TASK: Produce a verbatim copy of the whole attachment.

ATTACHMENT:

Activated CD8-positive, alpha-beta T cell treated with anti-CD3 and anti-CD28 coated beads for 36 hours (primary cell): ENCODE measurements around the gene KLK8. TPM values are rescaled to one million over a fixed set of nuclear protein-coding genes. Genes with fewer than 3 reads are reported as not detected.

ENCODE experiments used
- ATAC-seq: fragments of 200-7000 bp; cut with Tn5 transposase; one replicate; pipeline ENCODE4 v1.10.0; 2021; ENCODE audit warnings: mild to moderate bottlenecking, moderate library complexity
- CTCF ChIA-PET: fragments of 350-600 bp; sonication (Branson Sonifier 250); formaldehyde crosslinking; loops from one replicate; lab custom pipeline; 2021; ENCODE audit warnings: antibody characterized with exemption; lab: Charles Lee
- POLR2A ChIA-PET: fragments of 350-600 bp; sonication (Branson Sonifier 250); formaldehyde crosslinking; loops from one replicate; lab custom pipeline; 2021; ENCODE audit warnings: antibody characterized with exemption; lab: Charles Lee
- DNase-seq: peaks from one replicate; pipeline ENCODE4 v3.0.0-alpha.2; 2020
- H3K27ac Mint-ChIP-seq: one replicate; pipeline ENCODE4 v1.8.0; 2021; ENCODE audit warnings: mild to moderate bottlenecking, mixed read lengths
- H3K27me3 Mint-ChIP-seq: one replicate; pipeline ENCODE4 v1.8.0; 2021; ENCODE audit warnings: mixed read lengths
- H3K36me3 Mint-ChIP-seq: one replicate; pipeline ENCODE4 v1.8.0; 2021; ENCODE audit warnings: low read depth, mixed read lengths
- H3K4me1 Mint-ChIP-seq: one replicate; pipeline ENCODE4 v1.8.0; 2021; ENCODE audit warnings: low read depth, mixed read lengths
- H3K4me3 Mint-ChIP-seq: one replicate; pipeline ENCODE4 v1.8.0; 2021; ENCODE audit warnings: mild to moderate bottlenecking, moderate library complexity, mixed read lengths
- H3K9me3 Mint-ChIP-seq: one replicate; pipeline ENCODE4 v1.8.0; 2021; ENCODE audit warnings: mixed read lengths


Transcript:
Activated CD8-positive, alpha-beta T cell treated with anti-CD3 and anti-CD28 coated beads for 36 hours (primary cell): ENCODE measurements around the gene KLK8. TPM values are rescaled to one million over a fixed set of nuclear protein-coding genes. Genes with fewer than 3 reads are reported as not detected.

ENCODE experiments used
- ATAC-seq: fragments of 200-7000 bp; cut with Tn5 transposase; one replicate; pipeline ENCODE4 v1.10.0; 2021; ENCODE audit warnings: mild to moderate bottlenecking, moderate library complexity
- CTCF ChIA-PET: fragments of 350-600 bp; sonication (Branson Sonifier 250); formaldehyde crosslinking; loops from one replicate; lab custom pipeline; 2021; ENCODE audit warnings: antibody characterized with exemption; lab: Charles Lee
- POLR2A ChIA-PET: fragments of 350-600 bp; sonication (Branson Sonifier 250); formaldehyde crosslinking; loops from one replicate; lab custom pipeline; 2021; ENCODE audit warnings: antibody characterized with exemption; lab: Charles Lee
- DNase-seq: peaks from one replicate; pipeline ENCODE4 v3.0.0-alpha.2; 2020
- H3K27ac Mint-ChIP-seq: one replicate; pipeline ENCODE4 v1.8.0; 2021; ENCODE audit warnings: mild to moderate bottlenecking, mixed read lengths
- H3K27me3 Mint-ChIP-seq: one replicate; pipeline ENCODE4 v1.8.0; 2021; ENCODE audit warnings: mixed read lengths
- H3K36me3 Mint-ChIP-seq: one replicate; pipeline ENCODE4 v1.8.0; 2021; ENCODE audit warnings: low read depth, mixed read lengths
- H3K4me1 Mint-ChIP-seq: one replicate; pipeline ENCODE4 v1.8.0; 2021; ENCODE audit warnings: low read depth, mixed read lengths
- H3K4me3 Mint-ChIP-seq: one replicate; pipeline ENCODE4 v1.8.0; 2021; ENCODE audit warnings: mild to moderate bottlenecking, moderate library complexity, mixed read lengths
- H3K9me3 Mint-ChIP-seq: one replicate; pipeline ENCODE4 v1.8.0; 2021; ENCODE audit warnings: mixed read lengths